Friday, 6 November 2015

Lips Don’t Lie

When Scarlett O’Hara asked Mammy to make her a flattering dress out of the portieres, she had a very specific purpose in mind; to charm Rhett Butler. It’s a pity she didn’t use the lipstick instead.

The real reason behind a simple incident born in the thoughts of Margaret Mitchell in 1939, and was lost equally easily in the pages of ‘Gone with the Wind,’ was elaborated upon by a curious group of researchers almost seven decades later.

Amidst the 2008 recession when unemployment went through the roof and a great many companies, in almost all sectors, registered record plummeting of sales, one industry did not just stay afloat but actually saw an increase of almost 6% in sales. This was none other than the cosmetic titan, L’Oréal. Those who sat to speculate could not attribute L’Oréal’s success to any incredible business strategy; rather the answer came from evolutionary psychology, especially the mating psychology of women and may be, lies somewhere in our concept of beauty.

Make-up, especially lipstick, is not a vain modern invention. Tinting lips in face decoration has played a very important role in civilizations for thousands of years. Both men and women of the Ancient Sumerian civilization used gemstone powder, a luxury only the rich could afford, to tint lips in an attempt to attract the opposite sex; a very powerful emotion in evolutionary psychology of mankind.

Each civilisation has witnessed periods of abundance and scarcity alike. Where periods of abundance may trigger different mating patterns in humans, ferocious competition arises during scarcity. Beautification during scarcity was mainly to attract a resourceful mate. This principle pretty much holds true even today. Signs and symbols that were explicit in the ancient times may have been reduced to mere innuendoes as the world has progressed and has become more civilized, nonetheless, have not been wiped out and never will. Scarcity in the ancient world, which could be the times of famines or droughts, signified a man’s inability to provide food for his mate and offsprings. For single women, it also meant nonavailability of quality mates. So during these times, the efforts to attract a quality male partner are amplified. Today it entails unemployment or lack of monetary support and security that a man can provide, which is often the case during economic recessions.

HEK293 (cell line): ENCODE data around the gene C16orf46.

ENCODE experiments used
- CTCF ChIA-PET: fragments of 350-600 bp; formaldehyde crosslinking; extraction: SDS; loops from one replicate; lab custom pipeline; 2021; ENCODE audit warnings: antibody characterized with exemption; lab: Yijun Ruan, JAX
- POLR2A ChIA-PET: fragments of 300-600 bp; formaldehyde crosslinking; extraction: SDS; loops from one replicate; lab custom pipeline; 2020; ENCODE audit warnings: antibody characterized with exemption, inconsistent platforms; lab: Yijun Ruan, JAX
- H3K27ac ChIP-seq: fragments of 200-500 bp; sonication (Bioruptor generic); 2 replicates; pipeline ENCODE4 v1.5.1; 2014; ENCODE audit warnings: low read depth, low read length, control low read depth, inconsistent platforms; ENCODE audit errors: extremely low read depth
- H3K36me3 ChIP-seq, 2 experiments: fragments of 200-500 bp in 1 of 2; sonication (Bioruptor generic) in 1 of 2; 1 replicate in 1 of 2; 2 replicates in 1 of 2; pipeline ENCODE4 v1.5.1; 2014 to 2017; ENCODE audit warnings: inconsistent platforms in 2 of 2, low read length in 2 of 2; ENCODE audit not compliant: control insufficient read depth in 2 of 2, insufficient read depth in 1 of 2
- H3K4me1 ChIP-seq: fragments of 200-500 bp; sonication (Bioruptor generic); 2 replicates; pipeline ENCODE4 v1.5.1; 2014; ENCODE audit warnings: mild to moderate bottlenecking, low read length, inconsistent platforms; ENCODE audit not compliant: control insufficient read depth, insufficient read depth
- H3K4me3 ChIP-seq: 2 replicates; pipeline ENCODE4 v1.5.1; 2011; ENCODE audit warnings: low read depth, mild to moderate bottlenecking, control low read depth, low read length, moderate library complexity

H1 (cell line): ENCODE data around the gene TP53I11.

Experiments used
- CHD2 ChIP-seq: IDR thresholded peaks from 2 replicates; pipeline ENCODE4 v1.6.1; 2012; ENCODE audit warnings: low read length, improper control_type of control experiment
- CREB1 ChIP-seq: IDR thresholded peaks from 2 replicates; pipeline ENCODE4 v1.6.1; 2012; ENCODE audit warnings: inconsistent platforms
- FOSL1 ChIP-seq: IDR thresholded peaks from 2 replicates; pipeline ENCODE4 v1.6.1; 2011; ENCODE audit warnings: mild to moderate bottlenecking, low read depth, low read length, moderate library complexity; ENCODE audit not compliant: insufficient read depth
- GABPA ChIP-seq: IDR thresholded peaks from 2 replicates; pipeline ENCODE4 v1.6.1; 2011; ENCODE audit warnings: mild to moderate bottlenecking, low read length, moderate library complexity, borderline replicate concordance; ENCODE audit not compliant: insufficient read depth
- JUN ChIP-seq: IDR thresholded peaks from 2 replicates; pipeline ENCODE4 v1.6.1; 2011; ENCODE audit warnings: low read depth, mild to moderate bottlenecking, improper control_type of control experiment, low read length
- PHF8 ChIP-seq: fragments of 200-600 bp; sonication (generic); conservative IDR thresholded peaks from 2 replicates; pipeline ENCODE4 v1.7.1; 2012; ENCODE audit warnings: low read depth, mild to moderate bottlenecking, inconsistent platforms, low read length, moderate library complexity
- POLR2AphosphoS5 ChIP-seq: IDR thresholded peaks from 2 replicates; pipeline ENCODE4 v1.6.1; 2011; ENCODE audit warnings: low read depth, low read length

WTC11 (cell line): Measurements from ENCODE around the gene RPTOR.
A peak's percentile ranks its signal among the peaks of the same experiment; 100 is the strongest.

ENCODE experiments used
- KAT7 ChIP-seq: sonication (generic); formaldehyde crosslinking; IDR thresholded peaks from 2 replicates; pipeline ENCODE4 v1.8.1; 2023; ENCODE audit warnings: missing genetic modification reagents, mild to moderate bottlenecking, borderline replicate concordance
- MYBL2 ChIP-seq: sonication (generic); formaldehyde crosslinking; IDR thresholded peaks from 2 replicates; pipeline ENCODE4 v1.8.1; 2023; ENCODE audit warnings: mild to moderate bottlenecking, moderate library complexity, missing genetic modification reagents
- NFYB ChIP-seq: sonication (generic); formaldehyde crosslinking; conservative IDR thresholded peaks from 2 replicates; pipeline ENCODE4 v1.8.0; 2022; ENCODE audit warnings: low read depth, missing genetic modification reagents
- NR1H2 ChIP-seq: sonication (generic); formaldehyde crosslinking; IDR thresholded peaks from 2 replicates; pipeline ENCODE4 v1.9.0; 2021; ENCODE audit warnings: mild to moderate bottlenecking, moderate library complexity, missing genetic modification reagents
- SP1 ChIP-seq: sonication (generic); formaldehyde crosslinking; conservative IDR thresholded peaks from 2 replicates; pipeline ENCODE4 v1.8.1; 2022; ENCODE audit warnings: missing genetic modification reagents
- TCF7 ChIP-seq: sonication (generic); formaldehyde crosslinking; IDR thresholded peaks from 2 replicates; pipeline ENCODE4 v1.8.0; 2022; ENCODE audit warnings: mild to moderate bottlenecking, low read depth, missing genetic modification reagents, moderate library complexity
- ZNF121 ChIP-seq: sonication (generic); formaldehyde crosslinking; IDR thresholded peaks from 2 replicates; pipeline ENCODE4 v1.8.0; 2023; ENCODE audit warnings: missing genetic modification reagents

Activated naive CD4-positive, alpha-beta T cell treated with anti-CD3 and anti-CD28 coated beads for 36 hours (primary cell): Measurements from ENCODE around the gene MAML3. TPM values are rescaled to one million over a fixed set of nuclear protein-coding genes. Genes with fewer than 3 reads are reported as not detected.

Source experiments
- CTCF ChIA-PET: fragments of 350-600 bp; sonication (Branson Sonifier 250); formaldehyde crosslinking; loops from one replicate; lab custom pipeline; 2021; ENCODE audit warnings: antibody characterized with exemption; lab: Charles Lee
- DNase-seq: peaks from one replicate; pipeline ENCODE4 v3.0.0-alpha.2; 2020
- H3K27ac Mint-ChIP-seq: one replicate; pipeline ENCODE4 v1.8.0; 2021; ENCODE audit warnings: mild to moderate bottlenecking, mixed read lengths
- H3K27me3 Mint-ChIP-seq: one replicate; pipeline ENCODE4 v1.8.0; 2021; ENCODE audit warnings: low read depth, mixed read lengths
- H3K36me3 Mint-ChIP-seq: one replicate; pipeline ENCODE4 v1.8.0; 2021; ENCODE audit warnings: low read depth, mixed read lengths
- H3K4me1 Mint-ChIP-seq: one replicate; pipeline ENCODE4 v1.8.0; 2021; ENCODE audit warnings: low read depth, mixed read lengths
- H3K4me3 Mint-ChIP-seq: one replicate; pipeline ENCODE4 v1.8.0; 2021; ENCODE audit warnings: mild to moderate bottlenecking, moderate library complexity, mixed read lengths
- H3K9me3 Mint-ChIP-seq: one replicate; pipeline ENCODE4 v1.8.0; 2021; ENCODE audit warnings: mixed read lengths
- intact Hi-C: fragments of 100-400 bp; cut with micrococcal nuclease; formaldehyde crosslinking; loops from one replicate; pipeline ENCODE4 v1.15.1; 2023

‘The lipstick effect’ as it was termed, apparently had not occurred for the first time in 2008. During the Great Depression (1929-33) cosmetic sales rose while US industrial production was cut by 50%. All employees in Beiersdorf kept their jobs while unemployment was on the rise in Germany. Japan saw a 10% rise in the sales of accessories while the disposable income remained stagnant or has even reduced since 1997. Stock market investors can rest assured if they have invested in the cosmetics industry. This is a recession-proof industry; numbers don’t lie.

While the hypotheses itself falls short on the number of factors that are at play in the game of attraction; it does present an aspect of human behaviour and the primal instincts of homo sapiens. It articulates the importance of security needs which is pretty much ingrained in our DNA. 

No comments:

Post a Comment